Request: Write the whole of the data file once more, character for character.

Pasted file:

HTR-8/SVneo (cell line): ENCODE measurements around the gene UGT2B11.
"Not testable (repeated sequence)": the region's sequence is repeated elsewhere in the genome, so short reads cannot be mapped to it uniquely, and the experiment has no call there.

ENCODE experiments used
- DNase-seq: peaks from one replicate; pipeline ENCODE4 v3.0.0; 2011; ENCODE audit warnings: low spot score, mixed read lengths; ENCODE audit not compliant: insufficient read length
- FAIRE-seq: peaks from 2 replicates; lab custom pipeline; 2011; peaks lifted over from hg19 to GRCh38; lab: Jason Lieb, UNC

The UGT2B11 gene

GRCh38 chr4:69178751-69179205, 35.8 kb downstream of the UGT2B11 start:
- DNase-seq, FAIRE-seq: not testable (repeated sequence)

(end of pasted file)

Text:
HTR-8/SVneo (cell line): ENCODE measurements around the gene UGT2B11.
"Not testable (repeated sequence)": the region's sequence is repeated elsewhere in the genome, so short reads cannot be mapped to it uniquely, and the experiment has no call there.

ENCODE experiments used
- DNase-seq: peaks from one replicate; pipeline ENCODE4 v3.0.0; 2011; ENCODE audit warnings: low spot score, mixed read lengths; ENCODE audit not compliant: insufficient read length
- FAIRE-seq: peaks from 2 replicates; lab custom pipeline; 2011; peaks lifted over from hg19 to GRCh38; lab: Jason Lieb, UNC

The UGT2B11 gene

GRCh38 chr4:69178751-69179205, 35.8 kb downstream of the UGT2B11 start:
- DNase-seq, FAIRE-seq: not testable (repeated sequence)